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Hooke's Law

  1. Jan 12, 2005 #1
    A spring with k=45 N/m is .35m when pulled
    down with a 1.0 kg mass, what is the length of the
    spring when the mass is taken off? The answer in the
    back of the book is .13m (13 cm), I can't for the life
    of me figure out how they get that.

    I know that Hooke's Law is: F = -kx

    What I've done so far:

    F = (45)(.35) = 15.75 ---> Force it takes to pull down .35 meters, apparently using 1.0kg. Thus, if I divide 15.75 by 9.81, I should get 1.0kg, yes?

    15.75 / 9.81 = 1.60 ---> :bugeye:

    I must be doing something wrong, lets start backwards.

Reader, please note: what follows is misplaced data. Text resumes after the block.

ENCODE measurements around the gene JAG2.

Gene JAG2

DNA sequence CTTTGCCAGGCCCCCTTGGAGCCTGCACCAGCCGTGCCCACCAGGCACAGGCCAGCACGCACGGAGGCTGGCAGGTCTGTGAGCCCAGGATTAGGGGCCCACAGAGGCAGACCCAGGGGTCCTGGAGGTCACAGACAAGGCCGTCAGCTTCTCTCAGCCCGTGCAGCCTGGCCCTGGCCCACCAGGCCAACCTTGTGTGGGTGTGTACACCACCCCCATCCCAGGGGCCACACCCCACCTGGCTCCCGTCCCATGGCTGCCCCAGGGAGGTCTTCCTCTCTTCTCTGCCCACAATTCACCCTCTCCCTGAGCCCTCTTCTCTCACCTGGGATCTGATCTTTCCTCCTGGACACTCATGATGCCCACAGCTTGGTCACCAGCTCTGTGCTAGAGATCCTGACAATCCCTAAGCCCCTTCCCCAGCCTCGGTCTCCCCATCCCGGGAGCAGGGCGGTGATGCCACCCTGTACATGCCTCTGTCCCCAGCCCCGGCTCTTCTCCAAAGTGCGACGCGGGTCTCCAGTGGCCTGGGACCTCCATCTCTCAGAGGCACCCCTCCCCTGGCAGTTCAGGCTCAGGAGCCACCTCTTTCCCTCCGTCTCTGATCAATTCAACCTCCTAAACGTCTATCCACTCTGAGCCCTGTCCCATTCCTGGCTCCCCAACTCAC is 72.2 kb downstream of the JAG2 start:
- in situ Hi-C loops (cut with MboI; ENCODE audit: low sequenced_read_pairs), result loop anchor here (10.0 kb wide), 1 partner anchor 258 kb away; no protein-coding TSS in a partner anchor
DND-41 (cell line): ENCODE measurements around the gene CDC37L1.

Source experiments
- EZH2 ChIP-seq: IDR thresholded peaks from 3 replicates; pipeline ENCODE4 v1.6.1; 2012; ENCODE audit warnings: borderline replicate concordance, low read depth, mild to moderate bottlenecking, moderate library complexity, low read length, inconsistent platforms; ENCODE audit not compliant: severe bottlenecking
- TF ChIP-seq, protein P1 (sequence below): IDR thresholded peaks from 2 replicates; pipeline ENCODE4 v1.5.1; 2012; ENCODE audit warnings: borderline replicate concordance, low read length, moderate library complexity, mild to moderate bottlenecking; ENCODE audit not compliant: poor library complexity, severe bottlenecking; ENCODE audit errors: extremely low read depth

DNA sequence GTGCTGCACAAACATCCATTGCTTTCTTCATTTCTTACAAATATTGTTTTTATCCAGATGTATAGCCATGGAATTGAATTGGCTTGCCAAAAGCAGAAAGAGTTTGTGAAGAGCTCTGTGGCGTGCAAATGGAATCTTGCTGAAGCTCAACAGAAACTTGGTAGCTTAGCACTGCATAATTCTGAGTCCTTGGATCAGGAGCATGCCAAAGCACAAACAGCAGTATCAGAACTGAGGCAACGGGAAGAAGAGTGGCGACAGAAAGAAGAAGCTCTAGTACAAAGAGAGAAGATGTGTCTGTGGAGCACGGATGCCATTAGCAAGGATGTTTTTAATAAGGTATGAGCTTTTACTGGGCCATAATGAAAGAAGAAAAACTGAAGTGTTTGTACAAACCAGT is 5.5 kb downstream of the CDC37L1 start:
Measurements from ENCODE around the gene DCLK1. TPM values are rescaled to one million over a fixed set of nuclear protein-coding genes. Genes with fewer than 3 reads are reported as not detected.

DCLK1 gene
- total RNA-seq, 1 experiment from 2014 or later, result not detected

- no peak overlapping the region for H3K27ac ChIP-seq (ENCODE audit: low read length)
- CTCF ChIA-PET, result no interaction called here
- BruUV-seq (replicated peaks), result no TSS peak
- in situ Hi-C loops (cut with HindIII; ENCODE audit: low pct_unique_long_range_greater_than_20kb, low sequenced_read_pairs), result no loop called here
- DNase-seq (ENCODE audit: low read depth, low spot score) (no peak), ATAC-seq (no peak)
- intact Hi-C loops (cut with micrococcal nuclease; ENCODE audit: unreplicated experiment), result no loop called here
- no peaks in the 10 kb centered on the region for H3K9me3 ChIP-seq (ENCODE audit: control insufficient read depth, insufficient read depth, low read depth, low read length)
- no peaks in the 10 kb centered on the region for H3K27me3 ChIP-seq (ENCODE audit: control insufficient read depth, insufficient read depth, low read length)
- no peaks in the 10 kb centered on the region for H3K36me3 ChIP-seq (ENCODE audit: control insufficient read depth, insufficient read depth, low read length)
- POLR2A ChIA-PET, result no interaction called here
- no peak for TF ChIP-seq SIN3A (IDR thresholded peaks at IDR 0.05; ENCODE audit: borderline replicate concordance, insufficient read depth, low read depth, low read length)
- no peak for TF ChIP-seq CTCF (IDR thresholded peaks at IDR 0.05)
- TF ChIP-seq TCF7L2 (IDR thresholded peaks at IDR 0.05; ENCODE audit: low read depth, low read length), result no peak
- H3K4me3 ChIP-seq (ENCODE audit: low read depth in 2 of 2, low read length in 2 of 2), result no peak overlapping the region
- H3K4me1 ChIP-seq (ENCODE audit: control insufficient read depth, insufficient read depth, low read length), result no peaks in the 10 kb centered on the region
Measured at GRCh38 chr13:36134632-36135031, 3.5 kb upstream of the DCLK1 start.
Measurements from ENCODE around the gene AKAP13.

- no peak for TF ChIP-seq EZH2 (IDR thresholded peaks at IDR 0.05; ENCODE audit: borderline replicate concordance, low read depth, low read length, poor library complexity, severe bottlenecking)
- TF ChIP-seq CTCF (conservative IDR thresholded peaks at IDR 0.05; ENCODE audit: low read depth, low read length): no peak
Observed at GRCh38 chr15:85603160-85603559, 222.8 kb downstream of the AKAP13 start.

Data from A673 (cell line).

F = (45)(.13) = 5.85 --> Force it takes to pull down .13 meters (this x is the answer, but right now i'm trying to find a proper F). 5.85 / 9.81 = .56, again, not 1.0kg. :(

    What am I doing wrong? Can anybody point me in the right direction?
  2. jcsd
  3. Jan 12, 2005 #2


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    Consider the spring without the mass.It has the length [itex] x_{0} [/itex].When acted by a force,its length is [itex] x [/itex].Hooke's law says that the magnitude of the force is proportional to the the length the spring is stretched under the influence of the force:
    [tex] F_{el}=k\Delta x=k(x-x_{0}) [/tex]

    Compute the force and [itex]\Delta x [/itex],then use the expression for the latter to solve your problem.

  4. Jan 12, 2005 #3
    Got it, thanks!

    Man, such a small thing, too.
    *sigh of relief*
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